One of the first steps to a sustainable solution is to “actively unbusy yourself”. The fundamental irony of many people’s life is they don’t quite know what they want to do with their lives. Yet, they are very active. It’s almost like “being busy” is like a drug some people need (instead of alcohol or smoking) to distract themselves from their actual lives. As you wrote, it’s not always easy to know “which rules will give you a life that fills you with passion, purpose, and happiness”. I strongly believe we have to be courageous enough to embrace “boredom”, at least for a while – being “actively bored” (I like the idea of that). Think activities that encourage deep thinking such as long hikes, hanging out with friends and family or road trips with campfire evenings will enable you to have meaningful thoughts and conversations – and will bring you closer to your why on a step-by-step basis. Cheers!

    • Being busy is the easy default. And a lot of people will see your new found time and offer to fill it for you!!! It’s hard to say no, when you supposedly have so much time, but 10x as many people are asking. Oddly enough, I need stronger boundaries and say no a lot more than when I was working. We go through my life planning questions each quarter now just to have a pause to reflect and see what’s working, where we want to go in life and if we are actually making progress. This spring we will do an 8 week trip and largely unplug. It’s my most creative and refreshing time. Just being outside all day, camping, hiking and exploring.

  7. This made me chuckle and feel a little overwhelmed to be honest. I think because the last thing on my mind when I initially exit will be these questions.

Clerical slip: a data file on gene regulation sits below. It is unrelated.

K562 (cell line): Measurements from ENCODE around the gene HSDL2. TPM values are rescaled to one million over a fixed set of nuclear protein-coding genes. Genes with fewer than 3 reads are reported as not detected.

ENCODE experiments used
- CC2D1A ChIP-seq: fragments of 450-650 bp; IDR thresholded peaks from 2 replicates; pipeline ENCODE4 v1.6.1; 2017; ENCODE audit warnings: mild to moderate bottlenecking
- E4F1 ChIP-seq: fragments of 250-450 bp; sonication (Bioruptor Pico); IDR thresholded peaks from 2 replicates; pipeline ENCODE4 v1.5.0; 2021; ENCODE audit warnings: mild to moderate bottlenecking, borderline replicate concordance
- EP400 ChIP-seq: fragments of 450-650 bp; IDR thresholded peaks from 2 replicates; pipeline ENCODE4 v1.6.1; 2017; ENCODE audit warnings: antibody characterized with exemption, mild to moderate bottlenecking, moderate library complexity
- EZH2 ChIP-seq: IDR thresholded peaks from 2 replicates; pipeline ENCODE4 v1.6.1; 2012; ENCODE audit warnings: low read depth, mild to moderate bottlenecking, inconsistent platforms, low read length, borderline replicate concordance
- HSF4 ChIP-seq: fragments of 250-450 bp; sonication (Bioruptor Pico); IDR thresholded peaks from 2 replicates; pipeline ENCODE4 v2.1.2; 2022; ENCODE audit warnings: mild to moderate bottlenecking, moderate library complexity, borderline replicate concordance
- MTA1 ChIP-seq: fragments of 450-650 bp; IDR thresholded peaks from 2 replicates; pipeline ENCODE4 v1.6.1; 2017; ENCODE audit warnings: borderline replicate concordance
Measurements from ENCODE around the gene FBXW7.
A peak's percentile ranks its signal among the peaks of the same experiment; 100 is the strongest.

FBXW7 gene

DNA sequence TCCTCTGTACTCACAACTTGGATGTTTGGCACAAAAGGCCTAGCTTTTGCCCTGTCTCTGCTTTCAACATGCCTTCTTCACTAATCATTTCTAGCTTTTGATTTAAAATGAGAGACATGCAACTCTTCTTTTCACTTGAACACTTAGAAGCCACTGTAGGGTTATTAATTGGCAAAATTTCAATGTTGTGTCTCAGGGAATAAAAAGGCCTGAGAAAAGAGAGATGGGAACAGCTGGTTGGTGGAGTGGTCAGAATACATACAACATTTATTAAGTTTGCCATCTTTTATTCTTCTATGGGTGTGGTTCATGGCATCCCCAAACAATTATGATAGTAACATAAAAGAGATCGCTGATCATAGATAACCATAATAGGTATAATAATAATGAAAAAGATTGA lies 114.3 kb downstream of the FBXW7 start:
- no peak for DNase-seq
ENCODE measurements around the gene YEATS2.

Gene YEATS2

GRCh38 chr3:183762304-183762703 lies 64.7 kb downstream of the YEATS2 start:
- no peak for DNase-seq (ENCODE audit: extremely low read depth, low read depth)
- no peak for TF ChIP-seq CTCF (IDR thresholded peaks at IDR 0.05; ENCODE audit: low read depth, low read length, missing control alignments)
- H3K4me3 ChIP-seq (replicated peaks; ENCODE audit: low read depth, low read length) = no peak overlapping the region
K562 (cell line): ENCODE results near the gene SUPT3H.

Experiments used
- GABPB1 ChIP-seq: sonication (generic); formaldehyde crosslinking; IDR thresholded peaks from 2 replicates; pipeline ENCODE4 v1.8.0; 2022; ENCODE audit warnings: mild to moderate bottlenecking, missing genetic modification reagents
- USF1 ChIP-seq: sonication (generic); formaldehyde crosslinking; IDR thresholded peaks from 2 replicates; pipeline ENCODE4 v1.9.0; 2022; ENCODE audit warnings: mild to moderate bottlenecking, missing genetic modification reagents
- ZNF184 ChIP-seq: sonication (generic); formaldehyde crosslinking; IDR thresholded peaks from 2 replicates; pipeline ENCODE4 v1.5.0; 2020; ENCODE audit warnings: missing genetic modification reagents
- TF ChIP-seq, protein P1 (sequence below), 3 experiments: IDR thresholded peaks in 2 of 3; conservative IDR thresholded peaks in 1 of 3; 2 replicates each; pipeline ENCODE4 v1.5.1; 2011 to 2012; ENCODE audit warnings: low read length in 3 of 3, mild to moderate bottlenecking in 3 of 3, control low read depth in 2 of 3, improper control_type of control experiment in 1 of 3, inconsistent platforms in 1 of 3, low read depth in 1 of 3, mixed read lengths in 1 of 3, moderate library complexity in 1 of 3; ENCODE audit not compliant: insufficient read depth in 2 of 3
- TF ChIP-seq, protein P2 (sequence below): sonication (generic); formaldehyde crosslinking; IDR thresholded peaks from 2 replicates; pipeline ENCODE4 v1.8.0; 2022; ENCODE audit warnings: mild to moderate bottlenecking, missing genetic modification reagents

The only thing I’ll ask is “What do I feel like doing today?” and I’ll do that. At least for a while. Over time once I decompress I think I’ll start asking more questions like this, but for a while it’ll be a concerted effort to reduce the amount of decisions I need to make, and just kind of go with the flow.

    • We did that for a few months to decompress and rest. Our default ended up being going out for biscuits and gravy every single morning. Which was fun. And not helpful to my waist line. But we needed that time. It took about 6 months to start new things. And about a year to feel excited for bigger things. Now two years in we are finding our pace. But there are so many more choices than I ever had before. And these were just mine! Adam just was voted in as a board president of a non-profit two weeks ago. Asked to help an abused woman move to a new apartment. And signed up for regular snow shoveling of a non-profit. There are 100 great choices. And we have time for about 10. The best problem to have. But we still have to pick and say no. =(